I was encouraged to see that Gov. Ned Lamont’s out-of-control spending spree on a remake of State Pier for utilities Eversource and Ørsted has finally brought a state lawmaker to his feet to complain.
Indeed, the usually reserved state Sen. Paul Formica of East Lyme let it rip at a Tuesday meeting of the board of the Connecticut Port Authority when criticizing the escalating estimated costs of the State Pier wind assembly port, which have now shot up from $93 million to $235 million.
The governor’s State Pier team likes to say the utilities are contributing $70 million to the project, but that includes $20 million in estimated rent for 10 years. The state has agreed to pay all of the project costs above $50 million, so the escalating price for taxpayers bearing much of the costs of a facility designed for the rich, profit-guaranteed utilities is now around $185 million, with no guarantees it won’t grow more.
“I can’t tell you how offended I am at the total mismanagement of the project,” Formica said during the board meeting.
“You should all resign if you can’t get this right,” he said.
And this is a senator who has been an advocate for the project from the start.
Kosta Diamantis, deputy secretary of the state Office of Policy and Management, who is overseeing the project, raised his voice later in the meeting in addressing Formica’s comments and defended the escalating price.
Diamantis insisted that there are no cost “overruns” and that earlier estimates were done when the design was in its early stages.
“It is what it is,” he said about the new estimates, which he said now reflect completed design. It still has to go to bid and could go up more.
Formica said no one should have made an estimate until they were confident of the numbers. “This is completely unacceptable. We should have known the numbers going in,” he said.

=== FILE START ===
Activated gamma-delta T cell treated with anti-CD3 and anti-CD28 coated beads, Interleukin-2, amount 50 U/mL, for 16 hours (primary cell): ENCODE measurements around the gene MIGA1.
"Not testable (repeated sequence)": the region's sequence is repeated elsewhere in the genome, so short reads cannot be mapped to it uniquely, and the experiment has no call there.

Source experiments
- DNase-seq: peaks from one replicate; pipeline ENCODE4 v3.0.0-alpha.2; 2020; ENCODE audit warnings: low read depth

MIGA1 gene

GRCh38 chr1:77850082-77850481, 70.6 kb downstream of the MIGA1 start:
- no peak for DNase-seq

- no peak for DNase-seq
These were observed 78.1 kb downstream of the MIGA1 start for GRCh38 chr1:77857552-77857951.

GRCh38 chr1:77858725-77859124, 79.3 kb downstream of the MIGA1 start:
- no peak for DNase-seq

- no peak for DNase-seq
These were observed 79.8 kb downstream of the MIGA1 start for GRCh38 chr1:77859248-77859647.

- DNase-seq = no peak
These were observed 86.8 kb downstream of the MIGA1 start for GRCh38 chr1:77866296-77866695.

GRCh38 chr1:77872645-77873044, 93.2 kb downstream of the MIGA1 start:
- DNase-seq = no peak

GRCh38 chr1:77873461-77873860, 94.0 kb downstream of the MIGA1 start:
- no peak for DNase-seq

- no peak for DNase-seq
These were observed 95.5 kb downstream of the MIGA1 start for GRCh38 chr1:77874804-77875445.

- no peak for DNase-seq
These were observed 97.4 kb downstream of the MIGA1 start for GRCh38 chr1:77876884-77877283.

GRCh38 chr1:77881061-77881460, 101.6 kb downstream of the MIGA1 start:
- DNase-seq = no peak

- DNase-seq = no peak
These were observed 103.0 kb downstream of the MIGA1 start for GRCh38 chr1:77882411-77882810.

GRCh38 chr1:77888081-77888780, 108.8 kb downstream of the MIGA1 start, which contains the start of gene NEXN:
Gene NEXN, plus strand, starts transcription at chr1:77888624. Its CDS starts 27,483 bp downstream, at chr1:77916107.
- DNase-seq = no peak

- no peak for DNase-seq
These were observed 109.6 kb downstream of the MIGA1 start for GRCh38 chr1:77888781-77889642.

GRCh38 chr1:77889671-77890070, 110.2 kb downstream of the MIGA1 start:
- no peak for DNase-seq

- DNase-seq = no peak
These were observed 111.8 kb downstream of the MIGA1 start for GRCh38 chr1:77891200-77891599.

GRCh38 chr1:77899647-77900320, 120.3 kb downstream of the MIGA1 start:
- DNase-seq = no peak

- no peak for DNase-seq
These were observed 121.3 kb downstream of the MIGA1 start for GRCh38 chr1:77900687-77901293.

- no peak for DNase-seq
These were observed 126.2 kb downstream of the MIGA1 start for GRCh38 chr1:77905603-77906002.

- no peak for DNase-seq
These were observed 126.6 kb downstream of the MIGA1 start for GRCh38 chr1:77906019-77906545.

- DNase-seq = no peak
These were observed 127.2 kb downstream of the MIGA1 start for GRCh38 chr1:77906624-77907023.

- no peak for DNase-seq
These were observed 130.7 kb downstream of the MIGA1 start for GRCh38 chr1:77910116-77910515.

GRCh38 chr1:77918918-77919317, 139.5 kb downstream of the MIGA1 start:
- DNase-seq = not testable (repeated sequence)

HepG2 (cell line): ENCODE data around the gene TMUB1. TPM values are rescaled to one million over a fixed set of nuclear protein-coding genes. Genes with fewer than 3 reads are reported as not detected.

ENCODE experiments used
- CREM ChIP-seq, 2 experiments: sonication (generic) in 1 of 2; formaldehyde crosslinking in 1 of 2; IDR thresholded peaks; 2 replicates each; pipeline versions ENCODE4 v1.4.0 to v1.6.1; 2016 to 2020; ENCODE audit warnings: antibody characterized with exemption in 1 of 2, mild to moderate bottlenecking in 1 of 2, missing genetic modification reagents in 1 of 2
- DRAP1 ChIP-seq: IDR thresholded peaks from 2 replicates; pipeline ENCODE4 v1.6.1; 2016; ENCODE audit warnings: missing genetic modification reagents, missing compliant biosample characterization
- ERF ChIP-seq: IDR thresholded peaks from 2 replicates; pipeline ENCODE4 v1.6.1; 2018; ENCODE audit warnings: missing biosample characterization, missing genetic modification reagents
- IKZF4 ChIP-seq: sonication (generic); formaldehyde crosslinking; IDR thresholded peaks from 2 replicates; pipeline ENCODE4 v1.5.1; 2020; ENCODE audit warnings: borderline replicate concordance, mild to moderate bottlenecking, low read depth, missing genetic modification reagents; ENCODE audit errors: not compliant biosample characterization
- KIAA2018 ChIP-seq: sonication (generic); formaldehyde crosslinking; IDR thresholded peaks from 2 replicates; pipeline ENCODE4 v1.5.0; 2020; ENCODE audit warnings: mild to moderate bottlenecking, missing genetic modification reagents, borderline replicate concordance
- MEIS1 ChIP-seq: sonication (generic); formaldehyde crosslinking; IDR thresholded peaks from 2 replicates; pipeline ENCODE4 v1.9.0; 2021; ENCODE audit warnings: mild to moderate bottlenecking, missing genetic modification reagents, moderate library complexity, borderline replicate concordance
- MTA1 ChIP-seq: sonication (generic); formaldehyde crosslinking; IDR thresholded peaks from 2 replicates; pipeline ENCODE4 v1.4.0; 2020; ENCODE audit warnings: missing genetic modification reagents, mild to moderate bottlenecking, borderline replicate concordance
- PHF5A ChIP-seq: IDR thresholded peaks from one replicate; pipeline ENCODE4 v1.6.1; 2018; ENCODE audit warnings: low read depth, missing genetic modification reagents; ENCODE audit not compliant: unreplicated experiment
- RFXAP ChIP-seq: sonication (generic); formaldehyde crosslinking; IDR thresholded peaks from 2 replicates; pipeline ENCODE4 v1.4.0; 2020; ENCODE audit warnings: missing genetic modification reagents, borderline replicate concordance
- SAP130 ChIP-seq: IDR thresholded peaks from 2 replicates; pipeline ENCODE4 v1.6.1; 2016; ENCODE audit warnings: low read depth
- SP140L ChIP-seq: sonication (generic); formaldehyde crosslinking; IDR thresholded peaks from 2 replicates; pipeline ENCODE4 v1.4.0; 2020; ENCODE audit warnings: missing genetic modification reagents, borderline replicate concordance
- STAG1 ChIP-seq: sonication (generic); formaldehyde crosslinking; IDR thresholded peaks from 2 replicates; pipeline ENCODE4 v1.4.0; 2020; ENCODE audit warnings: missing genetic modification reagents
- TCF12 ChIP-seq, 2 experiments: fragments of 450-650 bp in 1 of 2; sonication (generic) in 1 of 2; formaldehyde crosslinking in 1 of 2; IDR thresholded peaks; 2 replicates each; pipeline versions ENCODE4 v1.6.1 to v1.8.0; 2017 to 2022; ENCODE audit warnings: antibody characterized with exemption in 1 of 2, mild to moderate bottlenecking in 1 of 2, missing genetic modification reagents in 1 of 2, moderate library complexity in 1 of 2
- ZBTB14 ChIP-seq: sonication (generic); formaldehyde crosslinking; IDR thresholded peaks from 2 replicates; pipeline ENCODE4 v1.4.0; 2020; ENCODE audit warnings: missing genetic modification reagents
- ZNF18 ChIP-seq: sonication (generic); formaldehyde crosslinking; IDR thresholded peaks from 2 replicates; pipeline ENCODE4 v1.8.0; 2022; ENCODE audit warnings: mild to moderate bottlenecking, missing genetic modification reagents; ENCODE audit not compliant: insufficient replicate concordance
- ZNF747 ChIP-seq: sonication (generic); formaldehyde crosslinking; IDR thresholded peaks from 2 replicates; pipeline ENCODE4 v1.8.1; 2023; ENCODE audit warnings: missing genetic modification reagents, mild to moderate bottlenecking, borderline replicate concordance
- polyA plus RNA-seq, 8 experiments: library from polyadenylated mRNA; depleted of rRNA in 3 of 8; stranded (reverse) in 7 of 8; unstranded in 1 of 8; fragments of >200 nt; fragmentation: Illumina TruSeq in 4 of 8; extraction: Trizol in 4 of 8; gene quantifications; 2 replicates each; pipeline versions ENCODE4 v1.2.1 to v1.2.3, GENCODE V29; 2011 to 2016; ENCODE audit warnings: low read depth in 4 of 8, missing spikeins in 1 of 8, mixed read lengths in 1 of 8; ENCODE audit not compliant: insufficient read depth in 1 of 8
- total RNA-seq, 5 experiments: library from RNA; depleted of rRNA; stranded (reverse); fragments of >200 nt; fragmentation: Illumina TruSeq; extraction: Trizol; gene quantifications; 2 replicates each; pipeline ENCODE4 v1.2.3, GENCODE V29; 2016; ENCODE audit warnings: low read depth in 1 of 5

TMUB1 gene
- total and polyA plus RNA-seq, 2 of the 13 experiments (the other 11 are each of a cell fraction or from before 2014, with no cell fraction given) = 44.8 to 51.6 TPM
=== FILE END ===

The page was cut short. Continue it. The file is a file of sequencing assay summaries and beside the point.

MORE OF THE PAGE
Actually, if you were at the Hartford news conference in which Lamont announced what was then a $157 million version of the project, as I was, you would have been struck by how confidently they defended the estimate.
Lamont said he normally would not have accepted responsibility for escalating costs but was certain of the estimated cost because the state would have final say over the design.
“They’ve gone over the numbers tight. We’ve got a big contingency built in,” the governor promised.
Some 14 months later, it’s already like $70 million more than those “tight” numbers. Diamantis also took to the microphone at the news conference that day in February 2020 and suggested in front of the television cameras – again in a loud, defensive voice – that it would be crazy to suggest the numbers would go up.
“The budget estimates we are creating now have been done with our team from (Department of Administrative Services),” he said. “I am very familiar with this particular project and it’s $157 million,” a bullish Diamantis said confidently into the microphone. “There are not overruns in this project and there won’t be. This is a $157 million project.”
Some 14 months later, it is, in his words, what it is: $235 million.
I greatly appreciate Sen. Formica’s outrage at the way people appear to have been deceived. I am also impressed that a crack has opened on the port authority board, with one board member complaining about the lack of contribution from the utilities to make up for the rising cost.
But I disagree about the project’s purpose and remain convinced that, aside from all the other issues related to closing New London’s port to conventional cargo, that spending $185 million of public money for a project that at best might create 400 jobs is absurd.
The other great myth that the governor likes to promote is that rebuilding State Pier is necessary for the state to realize a wind-driven electric future. This is also absurd.
The utilities have agreed to sell Connecticut ratepayers a lot of electricity from offshore wind, priced above market rates, whether or not State Pier is rebuilt.
There are other ports, maybe developed at much less expense, all over the East Coast.
There’s no reason Connecticut taxpayers have to be on the hook for Gov. Lamont’s boondoggle, a giant and escalating subsidy for rich utilities that don’t need it.
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